Powerpoint. Picture: ISTOCK
Standing up and addressing your audience, making eye contact, and actually talking to them, beats PowerPoint the author argues. Picture: ISTOCK

BUBBLES in the primordial soup. Things swim, grow bored, then venture on to land. A rock arrives from outer space killing a lot of large lizards. Mammals replace them. They babble and chatter to one another, warring and mating.

The less hairy mammals develop a proud oratory tradition that sets them apart. Empires rise and fall, wars are waged, riots fill the streets and in a faraway land, a president with a snappy tie thumps a podium and says, ‘Yes we can!’.

That covers the history of public speaking. Now let’s get practical. How do you present without slides?


"DEATH by PowerPoint." That’s the common term, coined by Angela Garber, bandied about by bored delegates and sent covertly from phone to phone in stuffy boardrooms. "PowerPoint poisoning" is another term, and had its genesis in Dilbert, the office-life comic strip by Scott Adams.

In the beginning, it was a really good idea. It is not the Microsoft program’s fault that it all went wrong. It is the obsessive, compulsive, yearning, mindless, brainwashed, mewling, needling, squirming, frightening need for PowerPoint that is actually the problem.

And through no fault of its own, PowerPoint has been used to visit more pain on professional people in a shorter space of time than the global recession and multilevel marketing combined.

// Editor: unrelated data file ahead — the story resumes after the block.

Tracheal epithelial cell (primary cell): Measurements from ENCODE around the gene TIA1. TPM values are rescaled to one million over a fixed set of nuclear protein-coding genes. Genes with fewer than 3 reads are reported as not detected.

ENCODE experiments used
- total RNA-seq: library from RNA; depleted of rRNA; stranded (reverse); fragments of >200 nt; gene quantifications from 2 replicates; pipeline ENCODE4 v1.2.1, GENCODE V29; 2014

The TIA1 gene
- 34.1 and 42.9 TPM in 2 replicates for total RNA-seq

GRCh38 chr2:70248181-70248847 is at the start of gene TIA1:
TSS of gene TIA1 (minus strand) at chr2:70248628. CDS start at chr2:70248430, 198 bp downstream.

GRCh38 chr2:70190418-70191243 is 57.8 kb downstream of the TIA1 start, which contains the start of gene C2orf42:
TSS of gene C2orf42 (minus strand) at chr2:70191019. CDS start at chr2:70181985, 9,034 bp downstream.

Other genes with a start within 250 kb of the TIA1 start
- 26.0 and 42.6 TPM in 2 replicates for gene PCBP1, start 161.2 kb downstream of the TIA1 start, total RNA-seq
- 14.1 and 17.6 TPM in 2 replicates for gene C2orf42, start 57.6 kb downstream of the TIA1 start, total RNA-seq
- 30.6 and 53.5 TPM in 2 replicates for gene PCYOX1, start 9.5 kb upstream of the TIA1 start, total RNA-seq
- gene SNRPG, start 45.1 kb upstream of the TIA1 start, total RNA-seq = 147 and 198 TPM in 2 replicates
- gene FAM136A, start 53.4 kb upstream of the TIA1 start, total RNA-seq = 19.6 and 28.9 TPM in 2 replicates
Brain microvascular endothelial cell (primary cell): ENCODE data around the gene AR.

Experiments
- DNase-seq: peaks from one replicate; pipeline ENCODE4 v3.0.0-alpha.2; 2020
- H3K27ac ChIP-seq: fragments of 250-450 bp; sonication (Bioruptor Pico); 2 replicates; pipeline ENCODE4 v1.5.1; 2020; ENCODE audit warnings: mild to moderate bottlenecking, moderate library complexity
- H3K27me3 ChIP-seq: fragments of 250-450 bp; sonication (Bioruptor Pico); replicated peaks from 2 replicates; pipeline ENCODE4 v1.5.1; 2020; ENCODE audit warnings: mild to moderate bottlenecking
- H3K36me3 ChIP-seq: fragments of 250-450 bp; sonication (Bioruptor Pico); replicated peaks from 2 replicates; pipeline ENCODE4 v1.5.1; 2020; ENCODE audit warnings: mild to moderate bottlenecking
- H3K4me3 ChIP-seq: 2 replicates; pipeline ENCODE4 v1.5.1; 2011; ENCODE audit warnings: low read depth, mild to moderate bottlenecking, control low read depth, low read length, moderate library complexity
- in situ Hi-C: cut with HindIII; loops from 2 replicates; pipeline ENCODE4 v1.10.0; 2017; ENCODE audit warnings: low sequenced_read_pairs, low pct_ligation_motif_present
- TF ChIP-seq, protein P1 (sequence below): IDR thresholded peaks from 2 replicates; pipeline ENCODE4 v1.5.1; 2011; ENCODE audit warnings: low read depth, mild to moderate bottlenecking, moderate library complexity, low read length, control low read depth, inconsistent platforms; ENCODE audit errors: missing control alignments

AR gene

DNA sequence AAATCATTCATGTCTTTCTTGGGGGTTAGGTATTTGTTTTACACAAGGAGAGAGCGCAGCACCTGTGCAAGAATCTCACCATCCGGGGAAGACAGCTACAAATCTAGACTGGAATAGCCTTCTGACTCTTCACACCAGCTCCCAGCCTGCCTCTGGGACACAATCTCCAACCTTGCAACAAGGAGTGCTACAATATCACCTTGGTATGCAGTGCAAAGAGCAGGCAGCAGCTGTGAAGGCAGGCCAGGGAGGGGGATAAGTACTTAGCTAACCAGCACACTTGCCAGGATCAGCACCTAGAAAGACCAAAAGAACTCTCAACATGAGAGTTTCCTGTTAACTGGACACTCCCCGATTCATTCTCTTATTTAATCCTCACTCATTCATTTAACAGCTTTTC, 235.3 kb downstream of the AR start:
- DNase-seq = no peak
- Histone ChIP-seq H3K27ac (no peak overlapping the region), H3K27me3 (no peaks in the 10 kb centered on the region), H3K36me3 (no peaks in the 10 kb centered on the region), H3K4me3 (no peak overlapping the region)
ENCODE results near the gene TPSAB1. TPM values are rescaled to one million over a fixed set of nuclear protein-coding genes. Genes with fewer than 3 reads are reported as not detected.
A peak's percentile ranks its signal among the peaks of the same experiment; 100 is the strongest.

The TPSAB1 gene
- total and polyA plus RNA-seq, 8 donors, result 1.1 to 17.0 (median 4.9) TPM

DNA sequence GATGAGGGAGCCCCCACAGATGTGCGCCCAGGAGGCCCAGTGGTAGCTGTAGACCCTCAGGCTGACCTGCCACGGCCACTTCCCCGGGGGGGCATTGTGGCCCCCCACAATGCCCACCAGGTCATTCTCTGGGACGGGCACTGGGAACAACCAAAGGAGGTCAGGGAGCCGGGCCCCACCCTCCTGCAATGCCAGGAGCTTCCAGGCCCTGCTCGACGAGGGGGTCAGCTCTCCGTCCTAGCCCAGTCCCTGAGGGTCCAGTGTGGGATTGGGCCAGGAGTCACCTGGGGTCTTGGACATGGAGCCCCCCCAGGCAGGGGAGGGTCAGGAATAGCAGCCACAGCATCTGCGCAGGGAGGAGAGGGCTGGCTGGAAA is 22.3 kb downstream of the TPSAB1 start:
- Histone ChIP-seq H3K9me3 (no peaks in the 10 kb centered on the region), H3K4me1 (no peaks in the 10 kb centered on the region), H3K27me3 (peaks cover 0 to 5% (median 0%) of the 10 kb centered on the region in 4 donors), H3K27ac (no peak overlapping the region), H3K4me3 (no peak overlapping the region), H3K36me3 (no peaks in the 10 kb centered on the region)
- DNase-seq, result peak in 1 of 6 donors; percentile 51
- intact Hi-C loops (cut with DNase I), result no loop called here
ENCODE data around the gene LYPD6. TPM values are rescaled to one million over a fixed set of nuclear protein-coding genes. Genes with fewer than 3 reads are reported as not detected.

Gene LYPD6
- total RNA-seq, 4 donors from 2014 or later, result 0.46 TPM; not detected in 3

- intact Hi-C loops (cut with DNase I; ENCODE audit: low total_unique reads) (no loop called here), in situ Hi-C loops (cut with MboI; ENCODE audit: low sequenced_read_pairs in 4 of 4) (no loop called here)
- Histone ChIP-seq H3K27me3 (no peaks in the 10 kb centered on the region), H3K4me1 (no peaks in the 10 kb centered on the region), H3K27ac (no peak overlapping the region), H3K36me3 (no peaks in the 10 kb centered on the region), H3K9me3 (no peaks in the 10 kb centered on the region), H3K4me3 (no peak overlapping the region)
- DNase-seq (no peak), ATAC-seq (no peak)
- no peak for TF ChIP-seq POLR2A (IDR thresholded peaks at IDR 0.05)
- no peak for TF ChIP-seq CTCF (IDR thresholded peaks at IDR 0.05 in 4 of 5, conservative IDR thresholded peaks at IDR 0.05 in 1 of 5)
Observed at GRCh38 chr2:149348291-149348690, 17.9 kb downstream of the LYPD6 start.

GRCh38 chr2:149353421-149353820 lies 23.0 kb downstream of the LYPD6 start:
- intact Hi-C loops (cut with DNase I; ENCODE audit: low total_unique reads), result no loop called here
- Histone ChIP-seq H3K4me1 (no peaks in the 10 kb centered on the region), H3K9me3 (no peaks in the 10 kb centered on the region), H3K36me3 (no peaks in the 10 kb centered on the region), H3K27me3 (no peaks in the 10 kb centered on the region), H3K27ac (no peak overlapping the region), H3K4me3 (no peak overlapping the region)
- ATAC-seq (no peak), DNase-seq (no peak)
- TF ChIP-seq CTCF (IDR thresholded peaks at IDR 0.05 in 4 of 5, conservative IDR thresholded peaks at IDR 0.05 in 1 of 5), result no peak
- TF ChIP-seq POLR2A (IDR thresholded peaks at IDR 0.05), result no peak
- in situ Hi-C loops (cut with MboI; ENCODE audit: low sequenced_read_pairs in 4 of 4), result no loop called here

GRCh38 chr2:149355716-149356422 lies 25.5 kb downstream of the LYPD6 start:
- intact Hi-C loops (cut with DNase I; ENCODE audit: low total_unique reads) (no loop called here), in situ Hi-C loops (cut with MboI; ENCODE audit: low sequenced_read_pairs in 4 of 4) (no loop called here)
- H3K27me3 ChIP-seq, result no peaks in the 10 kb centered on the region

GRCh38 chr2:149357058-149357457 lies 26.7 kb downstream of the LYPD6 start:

The problems are misuse and overuse.

Misuse occurs when we bravely pack the entire script of War and Peace and the history of Western economic development onto a single slide, then say things like, "I know you probably can’t see this, but …"

And overuse has strangled the efficacy of PowerPoint until Bill Gates’ brilliant baby has been rendered a psychological sedative.

More zombies have been created in conferences through PowerPoint poisoning than any other single cause. At the time of writing this, the number is about half the human race — lending credence to the fear that half of us will ultimately rise up and eat the other half.

As a professional speaker, I vividly recall the conferences at which I’ve heard a presenter open with, "I won’t be using a single PowerPoint slide in my presentation", only to receive thunderous applause, sometimes from a standing audience.

So how did this curious force rise to power? How did we miss the signs of impending apocalypse?